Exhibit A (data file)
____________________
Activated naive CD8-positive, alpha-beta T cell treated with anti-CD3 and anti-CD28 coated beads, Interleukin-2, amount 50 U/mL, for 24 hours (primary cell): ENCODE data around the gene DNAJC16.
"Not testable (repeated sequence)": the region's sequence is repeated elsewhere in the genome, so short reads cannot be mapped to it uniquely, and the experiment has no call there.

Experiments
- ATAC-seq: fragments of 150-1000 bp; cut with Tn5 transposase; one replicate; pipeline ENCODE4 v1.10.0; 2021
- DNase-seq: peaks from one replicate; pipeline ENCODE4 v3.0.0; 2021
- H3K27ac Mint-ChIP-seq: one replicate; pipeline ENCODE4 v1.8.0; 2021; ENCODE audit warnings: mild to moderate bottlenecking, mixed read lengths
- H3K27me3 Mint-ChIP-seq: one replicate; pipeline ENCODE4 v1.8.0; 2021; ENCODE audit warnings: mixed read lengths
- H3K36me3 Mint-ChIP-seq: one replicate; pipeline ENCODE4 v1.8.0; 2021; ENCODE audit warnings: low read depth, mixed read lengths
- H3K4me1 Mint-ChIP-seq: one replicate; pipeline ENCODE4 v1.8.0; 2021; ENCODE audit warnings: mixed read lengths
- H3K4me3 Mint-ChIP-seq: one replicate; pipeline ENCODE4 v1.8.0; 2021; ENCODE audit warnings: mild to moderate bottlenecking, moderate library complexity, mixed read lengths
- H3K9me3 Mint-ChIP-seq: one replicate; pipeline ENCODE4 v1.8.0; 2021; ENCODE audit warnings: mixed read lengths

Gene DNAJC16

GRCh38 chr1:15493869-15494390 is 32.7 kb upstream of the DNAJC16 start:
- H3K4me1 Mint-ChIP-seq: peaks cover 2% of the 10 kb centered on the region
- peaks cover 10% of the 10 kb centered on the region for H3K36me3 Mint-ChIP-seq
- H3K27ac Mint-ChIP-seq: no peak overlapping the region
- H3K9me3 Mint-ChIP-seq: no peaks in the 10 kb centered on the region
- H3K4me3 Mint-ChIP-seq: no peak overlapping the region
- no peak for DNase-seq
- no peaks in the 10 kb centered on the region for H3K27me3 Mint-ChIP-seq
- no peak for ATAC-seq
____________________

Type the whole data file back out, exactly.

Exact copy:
Activated naive CD8-positive, alpha-beta T cell treated with anti-CD3 and anti-CD28 coated beads, Interleukin-2, amount 50 U/mL, for 24 hours (primary cell): ENCODE data around the gene DNAJC16.
"Not testable (repeated sequence)": the region's sequence is repeated elsewhere in the genome, so short reads cannot be mapped to it uniquely, and the experiment has no call there.

Experiments
- ATAC-seq: fragments of 150-1000 bp; cut with Tn5 transposase; one replicate; pipeline ENCODE4 v1.10.0; 2021
- DNase-seq: peaks from one replicate; pipeline ENCODE4 v3.0.0; 2021
- H3K27ac Mint-ChIP-seq: one replicate; pipeline ENCODE4 v1.8.0; 2021; ENCODE audit warnings: mild to moderate bottlenecking, mixed read lengths
- H3K27me3 Mint-ChIP-seq: one replicate; pipeline ENCODE4 v1.8.0; 2021; ENCODE audit warnings: mixed read lengths
- H3K36me3 Mint-ChIP-seq: one replicate; pipeline ENCODE4 v1.8.0; 2021; ENCODE audit warnings: low read depth, mixed read lengths
- H3K4me1 Mint-ChIP-seq: one replicate; pipeline ENCODE4 v1.8.0; 2021; ENCODE audit warnings: mixed read lengths
- H3K4me3 Mint-ChIP-seq: one replicate; pipeline ENCODE4 v1.8.0; 2021; ENCODE audit warnings: mild to moderate bottlenecking, moderate library complexity, mixed read lengths
- H3K9me3 Mint-ChIP-seq: one replicate; pipeline ENCODE4 v1.8.0; 2021; ENCODE audit warnings: mixed read lengths

Gene DNAJC16

GRCh38 chr1:15493869-15494390 is 32.7 kb upstream of the DNAJC16 start:
- H3K4me1 Mint-ChIP-seq: peaks cover 2% of the 10 kb centered on the region
- peaks cover 10% of the 10 kb centered on the region for H3K36me3 Mint-ChIP-seq
- H3K27ac Mint-ChIP-seq: no peak overlapping the region
- H3K9me3 Mint-ChIP-seq: no peaks in the 10 kb centered on the region
- H3K4me3 Mint-ChIP-seq: no peak overlapping the region
- no peak for DNase-seq
- no peaks in the 10 kb centered on the region for H3K27me3 Mint-ChIP-seq
- no peak for ATAC-seq